HS2 boss admits project could cost up to £66.6 billion


The estimated cost of building HS2 between London and Birmingham has soared to as high as £66.6 billion, MPs have been told.

Jacob King/PA Wire

HS2 Ltd executive chairman Sir Jon Thompson told the Transport Select Committee that the estimated cost for Phase 1 is between £49 billion and £56.6 billion at 2019 prices, but adjusting the range for current prices involves “adding somewhere between eight and 10 billion pounds”.

In 2013, HS2 was estimated to cost £37.5 billion (in 2009 prices) for the entire planned network, including now-scrapped extensions from Birmingham to Manchester and Leeds.

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Sir Jon said reasons for the cost increase include original budgets being too low, changes to scope, poor delivery and inflation.

He said: “This is a systemic problem. It’s not just about HS2, it’s about large projects that the Government funds.

“The budget needs to be set early on in order for an outline business case to be approved by the Government, sometimes by Parliament.

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“At that point, people think OK the original estimate for Phase 1 was £30 billion-something.

“That is based on very, very immature data. You don’t have a design, you haven’t procured anything, there is no detail on which you can cost anything.”

He added: “If you say to a builder, can you give me a quote for an extension, they walk around and say ‘it’s £50,000-something’.

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“But then you get into the detailed design, you know exactly how big it is, what surfaces you want, how much concrete needs to be poured. Unsurprisingly you get a better number.

“That’s the situation here. The situation with HS2 in my opinion is the estimate was poor, the budget was set too early, and then when you get further into it, you get much better information.

“Then on that basis, you can cost it out with more accuracy and then you discover it’s higher.”

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Following Prime Minister Rishi Sunak’s decision in October 2023 to axe plans to extend HS2 beyond Birmingham, the Department for Transport (DfT) published a Network North document outlining future plans.

The document stated that the cost of Phase 1 “should lie between £45 billion and £54 billion and has been clear that HS2 Ltd should deliver at the lower end of this range”.

Sir Jon told the committee that during the six months up to October last year HS2 Ltd held more than 50 meetings attended by DfT officials or their representatives to discuss the cost.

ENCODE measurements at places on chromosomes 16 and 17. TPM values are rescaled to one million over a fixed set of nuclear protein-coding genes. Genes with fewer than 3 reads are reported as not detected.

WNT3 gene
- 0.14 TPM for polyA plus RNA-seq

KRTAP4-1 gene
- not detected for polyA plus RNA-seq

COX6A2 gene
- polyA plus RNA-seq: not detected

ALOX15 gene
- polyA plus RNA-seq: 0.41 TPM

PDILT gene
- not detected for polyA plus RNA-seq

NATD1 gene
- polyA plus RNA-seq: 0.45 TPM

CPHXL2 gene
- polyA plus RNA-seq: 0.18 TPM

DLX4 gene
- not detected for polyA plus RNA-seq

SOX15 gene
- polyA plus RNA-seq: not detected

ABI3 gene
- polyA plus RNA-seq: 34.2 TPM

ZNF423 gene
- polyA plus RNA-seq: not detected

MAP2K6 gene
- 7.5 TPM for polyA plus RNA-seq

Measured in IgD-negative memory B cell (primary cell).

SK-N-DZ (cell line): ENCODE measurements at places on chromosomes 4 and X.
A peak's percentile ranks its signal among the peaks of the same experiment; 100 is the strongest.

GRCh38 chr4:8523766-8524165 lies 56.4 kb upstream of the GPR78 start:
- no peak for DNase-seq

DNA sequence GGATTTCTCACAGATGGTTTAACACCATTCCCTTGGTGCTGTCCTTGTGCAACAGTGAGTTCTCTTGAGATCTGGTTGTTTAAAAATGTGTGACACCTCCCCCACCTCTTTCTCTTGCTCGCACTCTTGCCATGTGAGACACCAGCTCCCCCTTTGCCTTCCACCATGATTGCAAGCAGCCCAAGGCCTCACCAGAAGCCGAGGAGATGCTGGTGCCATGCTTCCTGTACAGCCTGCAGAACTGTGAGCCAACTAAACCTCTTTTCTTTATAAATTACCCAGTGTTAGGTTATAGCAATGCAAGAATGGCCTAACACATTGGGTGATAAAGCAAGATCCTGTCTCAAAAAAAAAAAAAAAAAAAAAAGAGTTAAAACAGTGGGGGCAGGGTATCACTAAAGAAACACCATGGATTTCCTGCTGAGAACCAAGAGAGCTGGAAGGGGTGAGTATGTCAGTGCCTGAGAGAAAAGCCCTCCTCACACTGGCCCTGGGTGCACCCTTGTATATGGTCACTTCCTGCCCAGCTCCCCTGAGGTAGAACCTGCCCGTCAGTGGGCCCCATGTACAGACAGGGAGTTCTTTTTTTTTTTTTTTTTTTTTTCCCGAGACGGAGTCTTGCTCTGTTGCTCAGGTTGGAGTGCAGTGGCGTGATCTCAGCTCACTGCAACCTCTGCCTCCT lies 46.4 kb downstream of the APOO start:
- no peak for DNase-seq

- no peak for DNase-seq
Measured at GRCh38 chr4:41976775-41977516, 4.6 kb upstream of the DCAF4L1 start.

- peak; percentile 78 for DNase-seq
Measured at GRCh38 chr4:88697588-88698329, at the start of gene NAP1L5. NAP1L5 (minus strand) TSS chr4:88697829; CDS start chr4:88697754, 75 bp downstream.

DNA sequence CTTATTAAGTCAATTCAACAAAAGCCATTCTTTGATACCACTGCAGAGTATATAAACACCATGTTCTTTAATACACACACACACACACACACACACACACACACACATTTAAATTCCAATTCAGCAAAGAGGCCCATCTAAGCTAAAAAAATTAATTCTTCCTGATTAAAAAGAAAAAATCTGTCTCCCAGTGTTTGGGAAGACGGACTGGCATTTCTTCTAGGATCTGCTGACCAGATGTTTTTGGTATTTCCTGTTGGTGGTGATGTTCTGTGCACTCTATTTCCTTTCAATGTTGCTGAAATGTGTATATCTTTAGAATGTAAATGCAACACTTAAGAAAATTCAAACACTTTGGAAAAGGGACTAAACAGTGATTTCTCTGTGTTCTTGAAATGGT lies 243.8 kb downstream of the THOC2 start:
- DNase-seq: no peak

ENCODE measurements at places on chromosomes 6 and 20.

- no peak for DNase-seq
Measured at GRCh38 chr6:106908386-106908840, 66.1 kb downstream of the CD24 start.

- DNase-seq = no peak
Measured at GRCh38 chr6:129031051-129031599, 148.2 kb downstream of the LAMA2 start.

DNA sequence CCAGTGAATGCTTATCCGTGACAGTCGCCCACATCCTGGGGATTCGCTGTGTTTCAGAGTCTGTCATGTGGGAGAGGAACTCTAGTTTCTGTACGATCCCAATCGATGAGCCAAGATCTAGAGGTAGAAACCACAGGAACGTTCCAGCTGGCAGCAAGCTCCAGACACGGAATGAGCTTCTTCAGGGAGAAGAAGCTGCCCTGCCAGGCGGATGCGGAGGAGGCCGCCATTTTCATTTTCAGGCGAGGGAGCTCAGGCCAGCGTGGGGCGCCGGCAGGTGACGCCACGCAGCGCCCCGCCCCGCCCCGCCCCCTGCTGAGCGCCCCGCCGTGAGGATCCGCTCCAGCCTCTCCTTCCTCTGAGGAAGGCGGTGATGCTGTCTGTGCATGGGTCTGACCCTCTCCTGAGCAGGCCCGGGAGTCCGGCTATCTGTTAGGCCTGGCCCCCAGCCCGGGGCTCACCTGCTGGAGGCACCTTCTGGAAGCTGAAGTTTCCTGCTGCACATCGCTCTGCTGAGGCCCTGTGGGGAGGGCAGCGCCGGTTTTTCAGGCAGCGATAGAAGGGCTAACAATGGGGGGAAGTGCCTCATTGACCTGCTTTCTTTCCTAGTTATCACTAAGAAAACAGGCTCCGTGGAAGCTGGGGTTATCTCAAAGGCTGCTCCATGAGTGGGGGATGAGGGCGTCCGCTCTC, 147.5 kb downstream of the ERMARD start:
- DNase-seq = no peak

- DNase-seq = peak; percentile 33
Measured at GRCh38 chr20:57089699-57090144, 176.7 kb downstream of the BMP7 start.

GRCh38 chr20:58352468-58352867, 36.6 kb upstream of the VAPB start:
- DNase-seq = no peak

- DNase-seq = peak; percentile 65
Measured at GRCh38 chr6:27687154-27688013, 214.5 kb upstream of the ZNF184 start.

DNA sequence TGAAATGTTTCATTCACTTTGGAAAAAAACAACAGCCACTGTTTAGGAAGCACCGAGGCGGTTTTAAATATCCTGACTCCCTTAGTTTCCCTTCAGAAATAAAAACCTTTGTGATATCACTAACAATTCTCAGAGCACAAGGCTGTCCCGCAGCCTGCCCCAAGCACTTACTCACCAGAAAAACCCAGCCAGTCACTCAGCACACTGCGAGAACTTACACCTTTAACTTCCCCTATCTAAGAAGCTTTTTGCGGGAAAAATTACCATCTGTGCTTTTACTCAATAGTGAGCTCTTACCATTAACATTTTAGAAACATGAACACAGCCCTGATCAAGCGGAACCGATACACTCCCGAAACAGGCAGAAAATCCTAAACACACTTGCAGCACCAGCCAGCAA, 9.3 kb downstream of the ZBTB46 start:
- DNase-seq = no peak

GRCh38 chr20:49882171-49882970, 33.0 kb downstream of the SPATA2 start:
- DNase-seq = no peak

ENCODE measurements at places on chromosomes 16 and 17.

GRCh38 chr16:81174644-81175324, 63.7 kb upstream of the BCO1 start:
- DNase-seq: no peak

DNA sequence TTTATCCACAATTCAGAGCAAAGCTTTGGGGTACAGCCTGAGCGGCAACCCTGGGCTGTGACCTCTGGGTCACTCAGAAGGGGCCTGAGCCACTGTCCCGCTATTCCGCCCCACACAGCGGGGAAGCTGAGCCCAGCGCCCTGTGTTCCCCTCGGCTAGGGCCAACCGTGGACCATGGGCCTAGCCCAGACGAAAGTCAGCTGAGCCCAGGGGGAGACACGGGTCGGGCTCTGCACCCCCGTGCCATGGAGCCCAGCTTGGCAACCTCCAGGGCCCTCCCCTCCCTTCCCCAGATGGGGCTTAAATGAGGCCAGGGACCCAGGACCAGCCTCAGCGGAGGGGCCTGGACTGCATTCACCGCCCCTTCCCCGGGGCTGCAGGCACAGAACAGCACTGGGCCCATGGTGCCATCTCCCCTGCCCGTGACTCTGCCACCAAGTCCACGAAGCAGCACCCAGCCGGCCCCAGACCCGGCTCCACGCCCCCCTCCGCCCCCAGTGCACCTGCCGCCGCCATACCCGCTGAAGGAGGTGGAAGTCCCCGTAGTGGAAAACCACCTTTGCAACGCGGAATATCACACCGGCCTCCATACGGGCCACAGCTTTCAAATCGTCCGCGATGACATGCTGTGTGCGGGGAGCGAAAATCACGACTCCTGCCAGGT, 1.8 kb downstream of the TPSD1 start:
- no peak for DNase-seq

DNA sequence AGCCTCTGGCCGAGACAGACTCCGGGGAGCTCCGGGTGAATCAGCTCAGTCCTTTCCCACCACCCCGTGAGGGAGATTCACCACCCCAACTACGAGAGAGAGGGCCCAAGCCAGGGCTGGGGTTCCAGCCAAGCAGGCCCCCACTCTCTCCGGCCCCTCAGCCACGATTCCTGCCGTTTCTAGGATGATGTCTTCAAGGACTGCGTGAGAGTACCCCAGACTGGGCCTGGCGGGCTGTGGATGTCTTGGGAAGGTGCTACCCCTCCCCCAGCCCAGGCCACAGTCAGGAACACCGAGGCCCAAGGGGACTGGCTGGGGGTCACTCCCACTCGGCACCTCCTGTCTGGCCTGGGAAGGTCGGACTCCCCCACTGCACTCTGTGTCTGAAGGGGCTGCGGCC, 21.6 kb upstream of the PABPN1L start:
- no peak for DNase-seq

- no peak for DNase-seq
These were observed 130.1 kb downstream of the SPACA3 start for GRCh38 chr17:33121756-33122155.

He said: “It’s for the department and the Government to decide what it wants to use that data for, but I do not believe that Phase 1 could be delivered for £45 billion.”

Sir Jon said changes to the scope – such as taking responsibility for Euston away from HS2 Ltd – will reduce the company’s cost of building the railway, but “whether it’ll come down by anything like the number that was quoted in Network North, I doubt”.

On why official cost estimates are still being given at 2019 prices, Sir Jon said: “It is the Government’s long-standing policy that infrastructure estimates are only updated at Spending Review points, that’s my understanding of it.

“So that’s why we’re still working to 2019 prices and the whole conversation about 2019, which is to be frank with you an administrative burden of some significance in the organisation.

“All of the invoices we get we have to then deflate backwards to 2019 prices even though we’re paying them at 2024 prices.

“And then we have to adjust the accounts to account for that, so it is a significant administrative faff to be frank.”

Sir Jon also told the committee that the decision not to extend HS2 north of Birmingham could lead to a reduction in seat capacity for train services between London and Manchester compared with today.

Initial plans for the project involved extending platforms at Crewe station and building a new station at Manchester Piccadilly to accommodate 400-metre HS2 trains.

Following Mr Sunak’s changes, HS2 trains running north of Birmingham are expected to be configured to about 250 metres to fit in the stations.

Sir Jon said: “In that scenario, there are less seats on the route from London to Manchester. In other words, capacity could go down.

“The reason why I can’t be absolutely definitive about that is because it may, of course, be that somebody’s got a fantastic plan to resolve that, but I’m not aware of it.

“So, under the current scenario, unless you extend Piccadilly station … my understanding is there would be a reduction in the number of seats from London to Manchester.”

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